Rushing to Spin
The ConWeb gallops to Rush Limbaugh's defense once more by repeating his lawyer's spin and deflecting all criticism.
By Terry Krepel
When charges of pain-pill addiction and doctor-shopping to obtain more of said pain pills first surfaced against Rush Limbaugh in 2003, the ConWeb was first to rush (so to speak) to his defense, as ConWebWatch documented. NewsMax, WorldNetDaily and the Media Research Center did this by smearing his accusers, bashing the prosecutor, hypocritically attacking the tabloids where the allegation first surfaced -- they had defended tabloids that unearthed the seamy scandals of Democrats -- and shielding Limbaugh himself from blame.
With the April 28 announcement of the plea agreement regarding Limbaugh's doctor-shopping charges, the ConWeb happily performed the same service once again.
The Media Research Center soon joined in. An April 28 post by Brent Baker (repeated in a May 1 CyberAlert) bought into Black's spin by falsely implying that it was wrong to report that Rush Limbaugh was "arrested" as part of his plea bargain on doctor-shopping charges because it "was really more of a booking session that did not put Limbaugh into handcuffs or any jail." This was followed the next day by a post by Tim Graham similarly bashing the Washington Post for committing the same alleged infraction.
In fact, Limbaugh was indeed under arrest at the time of his booking, as CNN reported:
Although Black urged reporters not to call it an arrest -- because Limbaugh turned himself in and was never handcuffed -- a sheriff's spokesman said technically he was under arrest during his booking.
Even Limbaugh himself admitted that the question of his arrest is all about "semantics." He was in fact arrested, but he and his lawyer -- and the ConWeb -- refuse to honestly use the term.
The echo chamber then kicked in, with NewsMax reworking Graham's post into an April 30 article. Another NewsMax article, on April 29, touted Limbaugh's $250,000 donation to the Leukemia and Lymphoma Society while not saying a word about the plea deal he entered into a day earlier.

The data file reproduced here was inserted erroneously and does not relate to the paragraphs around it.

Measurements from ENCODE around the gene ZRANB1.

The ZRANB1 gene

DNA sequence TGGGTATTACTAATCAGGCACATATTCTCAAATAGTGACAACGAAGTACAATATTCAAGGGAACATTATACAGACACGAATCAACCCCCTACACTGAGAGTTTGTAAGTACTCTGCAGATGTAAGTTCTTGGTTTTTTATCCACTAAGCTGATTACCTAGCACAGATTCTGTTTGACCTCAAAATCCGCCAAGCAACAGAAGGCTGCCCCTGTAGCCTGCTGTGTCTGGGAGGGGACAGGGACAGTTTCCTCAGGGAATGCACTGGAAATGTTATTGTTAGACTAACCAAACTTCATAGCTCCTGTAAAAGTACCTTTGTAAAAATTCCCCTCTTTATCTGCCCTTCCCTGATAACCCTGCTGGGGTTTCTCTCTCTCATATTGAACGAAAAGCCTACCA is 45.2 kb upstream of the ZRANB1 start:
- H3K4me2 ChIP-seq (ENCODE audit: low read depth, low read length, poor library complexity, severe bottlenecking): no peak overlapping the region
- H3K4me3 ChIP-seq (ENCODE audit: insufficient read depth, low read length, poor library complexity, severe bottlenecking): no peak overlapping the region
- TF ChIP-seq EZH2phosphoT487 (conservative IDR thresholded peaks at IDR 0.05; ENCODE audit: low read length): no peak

An April 29 NewsBusters post by Brent Baker (also repeated in a May 1 CyberAlert) performed hair-splitting services on Limbaugh's behalf by claiming that ABC didn't back up its claim that Rush Limbaugh was "a hypocrite for previously condemning drug users" because it "didn't offer any evidence Limbaugh has ever denounced those hooked on prescription pain medication." While ABC did play a clip of Limbaugh saying, "The people who are caught doing this stuff ought to be sent away. They ought to be punished," Baker parsed it away:
What, however, was the "stuff" to which Limbaugh referred? [ABC reporter Jeffrey] Kofman did not specify in delivering his broadside, but if Limbaugh was condemning users of illegal hallucinogenic substances, such as cocaine or heroin, that's quite a bit different than obtaining an excessive level of legal drugs to control pain.
As if the process of addiction and withdrawal is somehow different for Limbaugh because he's a conservative icon and not a street junkie.
Baker similarly whacked The New York Times for "an uncorroborated broadside which didn't differentiate between illegal mind-altering drugs and legal, prescription-controlled pain relievers."
Over at the MRC's TimesWatch, Clay Waters similarly uses a May 1 item to defend Limbaugh against charges that he's a "hypocrite" for previously suggesting that drug abusers should be jailed. Waters' exculpatory evidence: Limbaugh said it in 1995, which "suggests that perhaps Limbaugh didn't 'regularly' say much about drug users," and that "Limbaugh is talking not about addiction to legal painkillers, but illegal drugs like cocaine and heroin."
A May 1 NewsMax column by James Hirsen revived the attack on the rule of law, calling the prosecutor who pursued Rush Limbaugh on doctor-shopping charges "a Ronnie Earle wannabe prosecutor" and claiming that he engaged in "a politically motivated investigation"; Hirsen offered no evidence to support his claim -- the same lack of evidence it had to support a similar attack back in 2003.
NewsMax took one more stab the "arrest" angle, blaring in the headline of a May 1 article, "Newsweek: Rush Limbaugh 'Arrest' Reports Were Bogus." But as the article itself states, Newsweek actually claimed that "the word 'arrest' was misleading" -- Earth to NewsMax: "Bogus" and "misleading" aren't synonymous -- a charge that itself is miselading because Limbaugh was in fact under arrest. (Not to mentioned contradicted by the photo of Limbaugh accompanying the Newsweek article, which states that "Limbaugh was arrested.")
Eager to put a lid on things once and for all, a May 1 NewsBusters post by Brian Boyd sums up ConWeb sentiments by complaining that ABC's "Good Morning America" reported on the Limbaugh plea "even though there's nothing new to say."
In predictably rushing to Rush's defense yet again, the ConWeb has demonstrated that it has nothing new to say.